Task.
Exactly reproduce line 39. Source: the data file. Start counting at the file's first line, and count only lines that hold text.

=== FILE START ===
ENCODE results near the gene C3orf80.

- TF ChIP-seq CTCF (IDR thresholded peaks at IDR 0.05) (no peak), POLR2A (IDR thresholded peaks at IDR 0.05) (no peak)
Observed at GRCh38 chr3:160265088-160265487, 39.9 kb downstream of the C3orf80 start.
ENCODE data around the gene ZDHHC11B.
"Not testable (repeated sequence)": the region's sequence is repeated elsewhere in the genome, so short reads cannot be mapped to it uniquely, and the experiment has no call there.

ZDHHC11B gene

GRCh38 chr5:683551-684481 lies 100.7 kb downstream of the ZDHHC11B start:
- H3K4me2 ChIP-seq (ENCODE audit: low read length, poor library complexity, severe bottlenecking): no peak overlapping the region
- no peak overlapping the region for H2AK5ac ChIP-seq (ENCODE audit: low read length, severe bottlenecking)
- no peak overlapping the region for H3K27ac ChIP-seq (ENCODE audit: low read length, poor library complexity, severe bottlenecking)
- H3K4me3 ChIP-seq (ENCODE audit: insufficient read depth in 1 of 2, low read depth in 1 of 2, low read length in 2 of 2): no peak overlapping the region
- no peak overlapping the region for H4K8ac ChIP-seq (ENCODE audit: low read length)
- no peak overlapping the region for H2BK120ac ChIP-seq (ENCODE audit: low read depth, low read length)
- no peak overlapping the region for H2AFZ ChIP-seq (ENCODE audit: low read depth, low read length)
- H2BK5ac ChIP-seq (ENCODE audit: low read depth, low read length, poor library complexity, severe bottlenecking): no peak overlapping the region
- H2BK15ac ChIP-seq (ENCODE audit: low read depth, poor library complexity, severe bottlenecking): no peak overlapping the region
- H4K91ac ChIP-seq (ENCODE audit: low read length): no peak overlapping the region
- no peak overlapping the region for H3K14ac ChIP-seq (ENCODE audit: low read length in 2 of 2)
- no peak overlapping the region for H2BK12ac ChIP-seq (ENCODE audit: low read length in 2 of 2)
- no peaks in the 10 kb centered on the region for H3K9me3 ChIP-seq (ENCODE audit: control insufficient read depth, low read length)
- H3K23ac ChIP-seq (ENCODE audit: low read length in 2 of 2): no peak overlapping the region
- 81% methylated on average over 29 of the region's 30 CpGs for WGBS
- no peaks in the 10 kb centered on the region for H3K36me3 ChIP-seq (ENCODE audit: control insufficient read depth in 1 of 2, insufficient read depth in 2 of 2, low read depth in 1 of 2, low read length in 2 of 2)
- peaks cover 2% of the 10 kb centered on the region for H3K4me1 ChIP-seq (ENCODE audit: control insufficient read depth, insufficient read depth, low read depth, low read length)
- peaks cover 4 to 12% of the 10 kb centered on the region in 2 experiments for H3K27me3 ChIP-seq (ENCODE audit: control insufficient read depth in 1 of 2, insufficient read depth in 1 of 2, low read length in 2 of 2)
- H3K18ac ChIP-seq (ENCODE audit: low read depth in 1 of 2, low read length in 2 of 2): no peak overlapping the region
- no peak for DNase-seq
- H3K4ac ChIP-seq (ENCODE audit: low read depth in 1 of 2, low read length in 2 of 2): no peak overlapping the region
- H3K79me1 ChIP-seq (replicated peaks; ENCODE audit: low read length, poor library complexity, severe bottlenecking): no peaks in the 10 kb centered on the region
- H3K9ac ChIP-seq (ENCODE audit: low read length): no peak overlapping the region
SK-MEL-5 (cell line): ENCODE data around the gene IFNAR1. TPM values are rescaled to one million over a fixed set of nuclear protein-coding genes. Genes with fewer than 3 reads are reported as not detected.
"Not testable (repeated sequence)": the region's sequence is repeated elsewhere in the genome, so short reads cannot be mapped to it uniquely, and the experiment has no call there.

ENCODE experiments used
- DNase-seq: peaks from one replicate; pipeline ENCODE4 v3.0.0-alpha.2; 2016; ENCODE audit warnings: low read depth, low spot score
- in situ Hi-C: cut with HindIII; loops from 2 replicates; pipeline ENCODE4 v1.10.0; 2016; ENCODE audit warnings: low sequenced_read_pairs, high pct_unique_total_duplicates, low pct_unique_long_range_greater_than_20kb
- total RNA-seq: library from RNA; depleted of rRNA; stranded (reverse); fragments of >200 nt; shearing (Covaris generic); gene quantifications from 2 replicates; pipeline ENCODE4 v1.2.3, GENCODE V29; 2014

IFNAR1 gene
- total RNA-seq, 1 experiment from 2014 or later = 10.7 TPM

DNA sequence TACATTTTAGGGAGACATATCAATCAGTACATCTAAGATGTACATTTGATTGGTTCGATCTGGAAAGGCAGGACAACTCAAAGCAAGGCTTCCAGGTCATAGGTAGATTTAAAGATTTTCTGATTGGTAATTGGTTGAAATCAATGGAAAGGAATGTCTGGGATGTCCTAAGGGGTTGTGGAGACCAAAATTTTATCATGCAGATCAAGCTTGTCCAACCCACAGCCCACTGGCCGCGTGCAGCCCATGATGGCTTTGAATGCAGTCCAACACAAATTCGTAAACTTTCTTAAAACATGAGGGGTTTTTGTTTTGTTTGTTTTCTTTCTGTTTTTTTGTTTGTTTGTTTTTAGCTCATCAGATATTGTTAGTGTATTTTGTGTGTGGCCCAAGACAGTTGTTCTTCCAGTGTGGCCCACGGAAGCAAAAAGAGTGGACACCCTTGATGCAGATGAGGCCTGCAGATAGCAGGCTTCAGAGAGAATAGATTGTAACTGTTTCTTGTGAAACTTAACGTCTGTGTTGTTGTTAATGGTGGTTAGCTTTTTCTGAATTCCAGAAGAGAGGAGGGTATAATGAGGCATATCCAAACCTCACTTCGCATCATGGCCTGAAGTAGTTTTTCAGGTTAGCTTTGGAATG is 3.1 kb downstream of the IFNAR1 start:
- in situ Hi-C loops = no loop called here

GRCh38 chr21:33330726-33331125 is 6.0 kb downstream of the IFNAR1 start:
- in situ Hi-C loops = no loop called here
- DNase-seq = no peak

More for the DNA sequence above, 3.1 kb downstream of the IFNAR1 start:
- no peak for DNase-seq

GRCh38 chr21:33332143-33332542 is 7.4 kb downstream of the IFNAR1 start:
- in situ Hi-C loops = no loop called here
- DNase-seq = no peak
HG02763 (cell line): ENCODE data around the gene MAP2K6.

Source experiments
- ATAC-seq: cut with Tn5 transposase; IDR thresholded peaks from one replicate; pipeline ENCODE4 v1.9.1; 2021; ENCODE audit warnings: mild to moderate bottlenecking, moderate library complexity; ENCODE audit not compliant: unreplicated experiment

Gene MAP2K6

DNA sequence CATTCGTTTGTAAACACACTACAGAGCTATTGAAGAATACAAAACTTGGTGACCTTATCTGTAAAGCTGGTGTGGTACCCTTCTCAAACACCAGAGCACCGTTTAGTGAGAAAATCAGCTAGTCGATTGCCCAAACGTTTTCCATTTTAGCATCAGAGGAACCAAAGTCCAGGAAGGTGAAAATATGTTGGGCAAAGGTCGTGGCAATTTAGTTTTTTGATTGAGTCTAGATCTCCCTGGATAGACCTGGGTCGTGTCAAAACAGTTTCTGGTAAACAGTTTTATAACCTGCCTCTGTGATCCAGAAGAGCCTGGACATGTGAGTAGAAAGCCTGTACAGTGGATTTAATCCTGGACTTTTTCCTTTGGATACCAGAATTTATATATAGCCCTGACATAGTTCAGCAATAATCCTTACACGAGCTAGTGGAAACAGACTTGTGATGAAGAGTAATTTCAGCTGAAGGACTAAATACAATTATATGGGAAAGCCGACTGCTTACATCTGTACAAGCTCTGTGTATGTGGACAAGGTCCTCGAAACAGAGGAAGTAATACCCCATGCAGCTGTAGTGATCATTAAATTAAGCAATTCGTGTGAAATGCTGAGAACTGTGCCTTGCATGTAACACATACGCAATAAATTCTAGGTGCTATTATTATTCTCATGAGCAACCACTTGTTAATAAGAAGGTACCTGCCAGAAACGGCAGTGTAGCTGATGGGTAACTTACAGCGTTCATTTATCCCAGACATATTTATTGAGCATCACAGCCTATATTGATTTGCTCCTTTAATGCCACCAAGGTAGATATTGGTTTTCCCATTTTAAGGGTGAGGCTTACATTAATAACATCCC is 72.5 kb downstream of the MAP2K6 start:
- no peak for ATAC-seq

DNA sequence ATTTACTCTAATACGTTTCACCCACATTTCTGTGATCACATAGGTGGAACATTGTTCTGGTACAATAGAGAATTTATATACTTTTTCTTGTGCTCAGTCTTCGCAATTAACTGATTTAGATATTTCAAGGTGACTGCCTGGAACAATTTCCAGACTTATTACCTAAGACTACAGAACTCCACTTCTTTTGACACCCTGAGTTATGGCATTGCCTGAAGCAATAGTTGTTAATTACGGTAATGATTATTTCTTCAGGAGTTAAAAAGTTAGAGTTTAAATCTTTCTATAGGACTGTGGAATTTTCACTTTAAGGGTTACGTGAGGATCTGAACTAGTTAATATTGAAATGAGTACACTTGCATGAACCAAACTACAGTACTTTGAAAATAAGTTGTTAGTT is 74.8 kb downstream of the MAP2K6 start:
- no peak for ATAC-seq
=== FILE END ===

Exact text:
DNA sequence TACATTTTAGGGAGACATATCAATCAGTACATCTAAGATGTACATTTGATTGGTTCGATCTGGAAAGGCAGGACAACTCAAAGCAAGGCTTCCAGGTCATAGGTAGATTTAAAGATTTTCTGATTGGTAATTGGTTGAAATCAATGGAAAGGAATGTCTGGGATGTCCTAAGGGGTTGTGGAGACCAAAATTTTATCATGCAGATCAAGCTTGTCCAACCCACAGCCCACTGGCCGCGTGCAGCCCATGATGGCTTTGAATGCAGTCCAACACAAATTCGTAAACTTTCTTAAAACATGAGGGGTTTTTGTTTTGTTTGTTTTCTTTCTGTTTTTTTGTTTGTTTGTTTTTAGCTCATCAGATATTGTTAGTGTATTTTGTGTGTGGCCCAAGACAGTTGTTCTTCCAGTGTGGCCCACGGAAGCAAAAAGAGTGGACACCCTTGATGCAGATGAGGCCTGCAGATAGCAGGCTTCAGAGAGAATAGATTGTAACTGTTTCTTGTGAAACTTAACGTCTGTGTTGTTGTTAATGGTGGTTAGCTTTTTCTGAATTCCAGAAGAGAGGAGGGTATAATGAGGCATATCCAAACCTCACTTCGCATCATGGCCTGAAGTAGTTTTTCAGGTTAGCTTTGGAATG is 3.1 kb downstream of the IFNAR1 start: